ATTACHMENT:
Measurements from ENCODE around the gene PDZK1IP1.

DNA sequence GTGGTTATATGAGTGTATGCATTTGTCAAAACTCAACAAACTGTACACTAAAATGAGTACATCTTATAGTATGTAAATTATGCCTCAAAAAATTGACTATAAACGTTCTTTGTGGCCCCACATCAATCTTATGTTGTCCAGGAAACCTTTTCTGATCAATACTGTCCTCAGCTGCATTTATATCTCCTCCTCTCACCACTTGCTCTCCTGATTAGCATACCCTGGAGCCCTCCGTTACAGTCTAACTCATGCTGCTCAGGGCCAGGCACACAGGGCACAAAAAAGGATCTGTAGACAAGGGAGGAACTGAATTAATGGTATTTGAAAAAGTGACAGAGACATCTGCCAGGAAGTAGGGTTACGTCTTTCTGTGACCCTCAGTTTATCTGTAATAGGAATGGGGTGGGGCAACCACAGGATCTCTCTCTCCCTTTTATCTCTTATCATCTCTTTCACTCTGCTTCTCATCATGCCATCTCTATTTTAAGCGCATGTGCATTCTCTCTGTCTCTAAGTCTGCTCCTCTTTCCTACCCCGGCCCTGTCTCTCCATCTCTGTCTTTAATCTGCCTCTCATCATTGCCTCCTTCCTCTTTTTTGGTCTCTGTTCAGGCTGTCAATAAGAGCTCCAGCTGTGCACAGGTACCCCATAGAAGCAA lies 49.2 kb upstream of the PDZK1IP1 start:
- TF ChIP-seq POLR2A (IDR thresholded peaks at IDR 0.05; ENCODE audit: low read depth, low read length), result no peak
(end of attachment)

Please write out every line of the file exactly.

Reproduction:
Measurements from ENCODE around the gene PDZK1IP1.

DNA sequence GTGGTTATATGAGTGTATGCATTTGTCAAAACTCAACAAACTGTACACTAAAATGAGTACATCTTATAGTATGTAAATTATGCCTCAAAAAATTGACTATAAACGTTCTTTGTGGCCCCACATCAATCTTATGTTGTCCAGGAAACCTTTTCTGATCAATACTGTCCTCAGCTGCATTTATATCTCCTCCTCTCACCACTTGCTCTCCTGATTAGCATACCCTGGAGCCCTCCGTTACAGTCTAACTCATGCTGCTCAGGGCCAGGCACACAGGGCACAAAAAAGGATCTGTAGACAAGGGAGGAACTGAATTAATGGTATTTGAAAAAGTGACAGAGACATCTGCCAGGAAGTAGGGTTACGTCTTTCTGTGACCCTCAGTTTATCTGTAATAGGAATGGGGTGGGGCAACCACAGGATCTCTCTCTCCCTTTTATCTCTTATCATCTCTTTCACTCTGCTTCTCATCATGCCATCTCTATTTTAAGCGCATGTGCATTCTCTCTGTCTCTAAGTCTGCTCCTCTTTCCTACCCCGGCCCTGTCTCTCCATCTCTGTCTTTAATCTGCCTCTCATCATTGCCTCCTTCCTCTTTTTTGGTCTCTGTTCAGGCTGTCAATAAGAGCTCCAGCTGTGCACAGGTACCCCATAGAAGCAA lies 49.2 kb upstream of the PDZK1IP1 start:
- TF ChIP-seq POLR2A (IDR thresholded peaks at IDR 0.05; ENCODE audit: low read depth, low read length), result no peak